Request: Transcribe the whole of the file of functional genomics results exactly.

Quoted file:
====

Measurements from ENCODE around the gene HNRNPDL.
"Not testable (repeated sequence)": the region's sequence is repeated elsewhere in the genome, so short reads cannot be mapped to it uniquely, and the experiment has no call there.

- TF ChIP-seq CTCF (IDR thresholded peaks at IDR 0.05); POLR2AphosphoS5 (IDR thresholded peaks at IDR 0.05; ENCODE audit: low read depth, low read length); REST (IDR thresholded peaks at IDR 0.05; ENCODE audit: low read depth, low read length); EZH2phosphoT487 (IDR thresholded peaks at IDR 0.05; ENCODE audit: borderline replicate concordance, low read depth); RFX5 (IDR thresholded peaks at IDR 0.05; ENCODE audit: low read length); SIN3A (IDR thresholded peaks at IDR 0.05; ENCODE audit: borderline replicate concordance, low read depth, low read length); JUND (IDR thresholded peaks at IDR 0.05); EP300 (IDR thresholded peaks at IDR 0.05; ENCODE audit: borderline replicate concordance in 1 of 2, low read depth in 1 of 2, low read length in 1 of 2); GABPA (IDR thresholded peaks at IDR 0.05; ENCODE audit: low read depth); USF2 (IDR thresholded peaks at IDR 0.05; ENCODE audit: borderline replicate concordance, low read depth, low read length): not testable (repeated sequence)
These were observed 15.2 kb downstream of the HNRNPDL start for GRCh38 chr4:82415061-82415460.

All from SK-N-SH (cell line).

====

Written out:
Measurements from ENCODE around the gene HNRNPDL.
"Not testable (repeated sequence)": the region's sequence is repeated elsewhere in the genome, so short reads cannot be mapped to it uniquely, and the experiment has no call there.

- TF ChIP-seq CTCF (IDR thresholded peaks at IDR 0.05); POLR2AphosphoS5 (IDR thresholded peaks at IDR 0.05; ENCODE audit: low read depth, low read length); REST (IDR thresholded peaks at IDR 0.05; ENCODE audit: low read depth, low read length); EZH2phosphoT487 (IDR thresholded peaks at IDR 0.05; ENCODE audit: borderline replicate concordance, low read depth); RFX5 (IDR thresholded peaks at IDR 0.05; ENCODE audit: low read length); SIN3A (IDR thresholded peaks at IDR 0.05; ENCODE audit: borderline replicate concordance, low read depth, low read length); JUND (IDR thresholded peaks at IDR 0.05); EP300 (IDR thresholded peaks at IDR 0.05; ENCODE audit: borderline replicate concordance in 1 of 2, low read depth in 1 of 2, low read length in 1 of 2); GABPA (IDR thresholded peaks at IDR 0.05; ENCODE audit: low read depth); USF2 (IDR thresholded peaks at IDR 0.05; ENCODE audit: borderline replicate concordance, low read depth, low read length): not testable (repeated sequence)
These were observed 15.2 kb downstream of the HNRNPDL start for GRCh38 chr4:82415061-82415460.

All from SK-N-SH (cell line).